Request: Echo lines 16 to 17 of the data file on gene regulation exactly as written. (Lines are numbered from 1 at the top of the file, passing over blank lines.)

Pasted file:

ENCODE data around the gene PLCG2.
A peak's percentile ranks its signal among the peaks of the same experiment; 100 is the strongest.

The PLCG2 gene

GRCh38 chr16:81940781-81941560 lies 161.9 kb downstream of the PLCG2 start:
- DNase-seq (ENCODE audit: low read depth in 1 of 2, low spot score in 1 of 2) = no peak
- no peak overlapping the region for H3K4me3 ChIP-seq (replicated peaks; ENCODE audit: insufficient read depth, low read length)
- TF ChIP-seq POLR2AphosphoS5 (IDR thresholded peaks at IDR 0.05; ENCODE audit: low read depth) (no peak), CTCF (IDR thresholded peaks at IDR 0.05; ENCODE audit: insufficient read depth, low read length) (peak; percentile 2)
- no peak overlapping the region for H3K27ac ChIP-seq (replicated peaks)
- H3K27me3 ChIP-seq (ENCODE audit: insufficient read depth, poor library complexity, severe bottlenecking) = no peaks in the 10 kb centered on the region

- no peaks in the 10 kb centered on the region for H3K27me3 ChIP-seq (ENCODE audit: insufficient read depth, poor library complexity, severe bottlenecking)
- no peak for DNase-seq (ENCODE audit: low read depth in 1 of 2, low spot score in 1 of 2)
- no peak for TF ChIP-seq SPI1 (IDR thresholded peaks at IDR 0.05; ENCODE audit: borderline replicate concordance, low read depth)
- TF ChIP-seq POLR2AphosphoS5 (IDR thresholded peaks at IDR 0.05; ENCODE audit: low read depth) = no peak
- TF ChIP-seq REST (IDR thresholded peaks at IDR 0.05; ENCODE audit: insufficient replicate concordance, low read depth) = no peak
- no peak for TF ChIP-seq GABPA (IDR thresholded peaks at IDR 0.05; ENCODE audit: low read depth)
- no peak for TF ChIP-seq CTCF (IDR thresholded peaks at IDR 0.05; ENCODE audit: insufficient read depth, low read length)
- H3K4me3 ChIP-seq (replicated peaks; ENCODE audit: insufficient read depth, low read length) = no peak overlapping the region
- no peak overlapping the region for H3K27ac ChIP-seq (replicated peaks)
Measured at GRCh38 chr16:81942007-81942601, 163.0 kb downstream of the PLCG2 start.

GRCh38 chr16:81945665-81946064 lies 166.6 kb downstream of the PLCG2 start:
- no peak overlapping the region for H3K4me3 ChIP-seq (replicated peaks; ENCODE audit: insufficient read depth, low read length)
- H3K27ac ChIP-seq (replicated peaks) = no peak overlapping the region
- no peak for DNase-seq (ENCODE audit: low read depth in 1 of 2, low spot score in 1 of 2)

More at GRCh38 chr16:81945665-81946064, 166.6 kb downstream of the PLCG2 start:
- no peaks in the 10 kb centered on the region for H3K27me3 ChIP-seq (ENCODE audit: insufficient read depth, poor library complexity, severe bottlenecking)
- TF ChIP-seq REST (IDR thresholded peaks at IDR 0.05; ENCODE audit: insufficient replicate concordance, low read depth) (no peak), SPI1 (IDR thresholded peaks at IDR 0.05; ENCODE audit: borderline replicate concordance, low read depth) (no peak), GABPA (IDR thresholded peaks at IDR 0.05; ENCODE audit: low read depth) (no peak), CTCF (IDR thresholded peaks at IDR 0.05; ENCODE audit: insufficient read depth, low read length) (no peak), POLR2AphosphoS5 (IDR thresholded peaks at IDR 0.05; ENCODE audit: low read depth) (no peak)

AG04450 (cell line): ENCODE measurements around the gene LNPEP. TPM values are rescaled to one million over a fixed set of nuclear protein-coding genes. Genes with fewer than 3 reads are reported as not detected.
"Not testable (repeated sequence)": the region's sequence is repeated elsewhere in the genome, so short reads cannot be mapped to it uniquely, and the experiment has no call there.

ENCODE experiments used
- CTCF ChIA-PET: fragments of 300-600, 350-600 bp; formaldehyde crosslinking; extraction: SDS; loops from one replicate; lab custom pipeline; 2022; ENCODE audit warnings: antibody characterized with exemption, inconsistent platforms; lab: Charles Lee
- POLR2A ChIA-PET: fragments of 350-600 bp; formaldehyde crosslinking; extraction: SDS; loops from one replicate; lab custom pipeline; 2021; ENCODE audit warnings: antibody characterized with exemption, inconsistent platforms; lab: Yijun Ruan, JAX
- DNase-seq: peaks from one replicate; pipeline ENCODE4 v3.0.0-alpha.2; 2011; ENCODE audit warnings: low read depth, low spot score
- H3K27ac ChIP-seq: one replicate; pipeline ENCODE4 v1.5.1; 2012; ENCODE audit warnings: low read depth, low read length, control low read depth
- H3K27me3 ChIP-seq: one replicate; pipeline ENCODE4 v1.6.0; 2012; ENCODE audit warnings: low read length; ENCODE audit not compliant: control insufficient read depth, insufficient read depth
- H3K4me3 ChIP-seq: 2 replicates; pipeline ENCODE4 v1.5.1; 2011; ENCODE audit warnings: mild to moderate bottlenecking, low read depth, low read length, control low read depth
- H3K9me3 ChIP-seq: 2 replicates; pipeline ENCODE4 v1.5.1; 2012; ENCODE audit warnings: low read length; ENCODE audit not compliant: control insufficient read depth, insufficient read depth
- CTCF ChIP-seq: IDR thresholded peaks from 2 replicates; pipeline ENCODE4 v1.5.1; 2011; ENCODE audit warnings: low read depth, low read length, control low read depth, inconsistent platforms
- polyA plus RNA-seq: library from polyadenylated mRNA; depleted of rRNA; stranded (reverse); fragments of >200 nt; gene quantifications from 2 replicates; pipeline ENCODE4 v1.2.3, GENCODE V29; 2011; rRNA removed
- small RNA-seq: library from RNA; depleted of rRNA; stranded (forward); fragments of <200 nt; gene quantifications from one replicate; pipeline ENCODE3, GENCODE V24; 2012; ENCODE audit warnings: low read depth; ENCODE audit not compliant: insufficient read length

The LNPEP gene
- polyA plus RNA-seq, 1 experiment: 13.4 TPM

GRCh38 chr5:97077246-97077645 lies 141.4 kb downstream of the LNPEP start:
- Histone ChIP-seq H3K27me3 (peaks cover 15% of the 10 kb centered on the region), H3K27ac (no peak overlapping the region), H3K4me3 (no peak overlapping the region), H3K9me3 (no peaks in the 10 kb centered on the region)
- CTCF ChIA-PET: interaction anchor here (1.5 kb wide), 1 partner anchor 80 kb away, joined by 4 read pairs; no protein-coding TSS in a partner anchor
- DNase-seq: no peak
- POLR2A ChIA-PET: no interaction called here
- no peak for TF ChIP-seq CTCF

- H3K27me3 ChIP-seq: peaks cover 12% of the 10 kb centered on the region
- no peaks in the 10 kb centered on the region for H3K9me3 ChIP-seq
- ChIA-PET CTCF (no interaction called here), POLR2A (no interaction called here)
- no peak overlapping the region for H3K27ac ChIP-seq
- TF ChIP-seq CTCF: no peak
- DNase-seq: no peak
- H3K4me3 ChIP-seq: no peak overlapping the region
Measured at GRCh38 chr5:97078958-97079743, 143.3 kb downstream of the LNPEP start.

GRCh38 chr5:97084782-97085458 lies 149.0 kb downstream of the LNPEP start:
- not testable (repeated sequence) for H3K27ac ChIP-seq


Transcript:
- no peak for TF ChIP-seq CTCF (IDR thresholded peaks at IDR 0.05; ENCODE audit: insufficient read depth, low read length)
- H3K4me3 ChIP-seq (replicated peaks; ENCODE audit: insufficient read depth, low read length) = no peak overlapping the region